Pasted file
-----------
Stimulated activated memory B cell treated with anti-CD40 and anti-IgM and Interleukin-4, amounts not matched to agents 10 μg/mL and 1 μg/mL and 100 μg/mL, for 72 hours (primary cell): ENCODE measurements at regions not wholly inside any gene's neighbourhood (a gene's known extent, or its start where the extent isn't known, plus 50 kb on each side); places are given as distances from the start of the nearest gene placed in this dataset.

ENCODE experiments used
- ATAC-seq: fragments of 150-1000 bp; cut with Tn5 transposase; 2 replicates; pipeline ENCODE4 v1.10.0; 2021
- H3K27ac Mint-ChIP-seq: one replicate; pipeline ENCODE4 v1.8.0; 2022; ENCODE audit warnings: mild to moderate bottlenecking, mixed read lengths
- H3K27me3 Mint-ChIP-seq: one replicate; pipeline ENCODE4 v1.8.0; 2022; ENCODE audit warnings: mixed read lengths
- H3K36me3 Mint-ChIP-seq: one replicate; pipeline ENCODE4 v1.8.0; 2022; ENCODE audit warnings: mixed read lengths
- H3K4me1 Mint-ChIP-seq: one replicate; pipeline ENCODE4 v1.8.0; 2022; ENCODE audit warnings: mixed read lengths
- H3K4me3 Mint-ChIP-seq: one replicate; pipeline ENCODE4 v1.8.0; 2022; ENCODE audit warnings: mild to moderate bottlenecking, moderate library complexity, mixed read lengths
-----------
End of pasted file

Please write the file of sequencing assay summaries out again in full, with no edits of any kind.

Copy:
Stimulated activated memory B cell treated with anti-CD40 and anti-IgM and Interleukin-4, amounts not matched to agents 10 μg/mL and 1 μg/mL and 100 μg/mL, for 72 hours (primary cell): ENCODE measurements at regions not wholly inside any gene's neighbourhood (a gene's known extent, or its start where the extent isn't known, plus 50 kb on each side); places are given as distances from the start of the nearest gene placed in this dataset.

ENCODE experiments used
- ATAC-seq: fragments of 150-1000 bp; cut with Tn5 transposase; 2 replicates; pipeline ENCODE4 v1.10.0; 2021
- H3K27ac Mint-ChIP-seq: one replicate; pipeline ENCODE4 v1.8.0; 2022; ENCODE audit warnings: mild to moderate bottlenecking, mixed read lengths
- H3K27me3 Mint-ChIP-seq: one replicate; pipeline ENCODE4 v1.8.0; 2022; ENCODE audit warnings: mixed read lengths
- H3K36me3 Mint-ChIP-seq: one replicate; pipeline ENCODE4 v1.8.0; 2022; ENCODE audit warnings: mixed read lengths
- H3K4me1 Mint-ChIP-seq: one replicate; pipeline ENCODE4 v1.8.0; 2022; ENCODE audit warnings: mixed read lengths
- H3K4me3 Mint-ChIP-seq: one replicate; pipeline ENCODE4 v1.8.0; 2022; ENCODE audit warnings: mild to moderate bottlenecking, moderate library complexity, mixed read lengths